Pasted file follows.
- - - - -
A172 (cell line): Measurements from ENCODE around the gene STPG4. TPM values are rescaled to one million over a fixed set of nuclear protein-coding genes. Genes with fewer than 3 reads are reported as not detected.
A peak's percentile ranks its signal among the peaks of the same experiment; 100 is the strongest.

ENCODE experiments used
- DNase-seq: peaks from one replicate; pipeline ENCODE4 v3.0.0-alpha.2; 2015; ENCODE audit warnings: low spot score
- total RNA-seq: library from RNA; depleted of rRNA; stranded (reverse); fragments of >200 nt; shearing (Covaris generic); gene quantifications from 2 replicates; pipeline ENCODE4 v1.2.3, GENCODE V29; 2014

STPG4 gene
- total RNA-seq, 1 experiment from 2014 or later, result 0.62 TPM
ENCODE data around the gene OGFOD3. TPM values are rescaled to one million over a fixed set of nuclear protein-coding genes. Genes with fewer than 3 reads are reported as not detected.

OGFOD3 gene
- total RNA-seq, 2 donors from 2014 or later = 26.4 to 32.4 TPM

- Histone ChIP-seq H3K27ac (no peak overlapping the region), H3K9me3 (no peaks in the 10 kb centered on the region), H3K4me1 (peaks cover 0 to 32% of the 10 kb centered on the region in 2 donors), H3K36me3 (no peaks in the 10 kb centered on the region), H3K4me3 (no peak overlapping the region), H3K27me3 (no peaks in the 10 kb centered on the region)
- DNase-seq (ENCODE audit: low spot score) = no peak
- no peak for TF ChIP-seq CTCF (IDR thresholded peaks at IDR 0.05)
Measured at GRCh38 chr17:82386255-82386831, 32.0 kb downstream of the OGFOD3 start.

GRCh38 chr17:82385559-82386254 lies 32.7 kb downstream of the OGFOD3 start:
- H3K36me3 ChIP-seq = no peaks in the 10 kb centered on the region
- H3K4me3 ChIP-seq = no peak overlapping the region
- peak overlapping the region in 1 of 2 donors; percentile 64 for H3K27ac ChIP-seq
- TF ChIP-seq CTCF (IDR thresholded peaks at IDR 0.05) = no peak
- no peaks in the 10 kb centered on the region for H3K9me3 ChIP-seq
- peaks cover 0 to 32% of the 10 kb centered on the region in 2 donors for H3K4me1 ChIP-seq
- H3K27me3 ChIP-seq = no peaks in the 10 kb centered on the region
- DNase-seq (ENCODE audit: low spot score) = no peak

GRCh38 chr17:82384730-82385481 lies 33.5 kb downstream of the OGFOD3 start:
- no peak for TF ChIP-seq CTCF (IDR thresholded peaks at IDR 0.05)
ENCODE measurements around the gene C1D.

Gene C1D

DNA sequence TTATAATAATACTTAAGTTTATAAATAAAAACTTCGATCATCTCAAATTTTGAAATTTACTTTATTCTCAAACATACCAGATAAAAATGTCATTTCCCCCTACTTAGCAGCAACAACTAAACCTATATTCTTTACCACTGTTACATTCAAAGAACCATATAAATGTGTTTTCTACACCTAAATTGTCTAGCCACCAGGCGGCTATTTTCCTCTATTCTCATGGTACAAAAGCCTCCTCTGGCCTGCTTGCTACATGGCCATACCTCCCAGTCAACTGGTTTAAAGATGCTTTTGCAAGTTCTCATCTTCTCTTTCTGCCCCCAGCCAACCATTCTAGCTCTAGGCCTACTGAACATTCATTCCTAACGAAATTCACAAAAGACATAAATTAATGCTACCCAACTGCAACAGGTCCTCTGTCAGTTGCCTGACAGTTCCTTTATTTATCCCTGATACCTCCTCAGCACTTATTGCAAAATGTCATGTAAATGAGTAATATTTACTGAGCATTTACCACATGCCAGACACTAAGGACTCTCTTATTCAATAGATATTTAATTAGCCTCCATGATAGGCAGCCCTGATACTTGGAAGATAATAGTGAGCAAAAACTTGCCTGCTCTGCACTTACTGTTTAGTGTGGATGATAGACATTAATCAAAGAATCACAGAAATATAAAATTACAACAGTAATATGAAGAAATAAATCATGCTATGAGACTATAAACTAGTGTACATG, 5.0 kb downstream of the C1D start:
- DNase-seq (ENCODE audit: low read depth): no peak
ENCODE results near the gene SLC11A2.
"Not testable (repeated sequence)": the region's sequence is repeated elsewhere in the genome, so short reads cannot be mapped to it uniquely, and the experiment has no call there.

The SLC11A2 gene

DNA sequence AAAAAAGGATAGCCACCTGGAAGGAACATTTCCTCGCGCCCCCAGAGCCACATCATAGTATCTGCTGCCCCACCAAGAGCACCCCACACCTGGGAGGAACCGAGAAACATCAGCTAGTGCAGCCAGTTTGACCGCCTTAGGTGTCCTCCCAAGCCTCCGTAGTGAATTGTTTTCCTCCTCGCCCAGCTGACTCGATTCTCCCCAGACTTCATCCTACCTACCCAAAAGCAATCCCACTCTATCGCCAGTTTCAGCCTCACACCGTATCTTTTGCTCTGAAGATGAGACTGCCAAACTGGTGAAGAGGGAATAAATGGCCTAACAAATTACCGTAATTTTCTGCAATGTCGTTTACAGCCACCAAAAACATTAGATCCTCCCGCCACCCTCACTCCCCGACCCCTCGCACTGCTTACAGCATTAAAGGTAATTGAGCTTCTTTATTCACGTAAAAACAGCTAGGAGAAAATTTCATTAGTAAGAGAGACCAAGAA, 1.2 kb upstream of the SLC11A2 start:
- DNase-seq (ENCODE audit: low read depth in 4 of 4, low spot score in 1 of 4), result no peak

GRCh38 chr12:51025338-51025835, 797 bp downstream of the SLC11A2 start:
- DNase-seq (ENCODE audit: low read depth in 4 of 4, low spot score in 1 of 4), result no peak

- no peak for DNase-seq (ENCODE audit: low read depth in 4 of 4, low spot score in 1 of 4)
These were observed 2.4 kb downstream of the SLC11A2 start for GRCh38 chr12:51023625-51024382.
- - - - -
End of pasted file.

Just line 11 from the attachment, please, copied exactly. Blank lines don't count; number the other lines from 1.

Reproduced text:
- Histone ChIP-seq H3K27ac (no peak overlapping the region), H3K9me3 (no peaks in the 10 kb centered on the region), H3K4me1 (peaks cover 0 to 32% of the 10 kb centered on the region in 2 donors), H3K36me3 (no peaks in the 10 kb centered on the region), H3K4me3 (no peak overlapping the region), H3K27me3 (no peaks in the 10 kb centered on the region)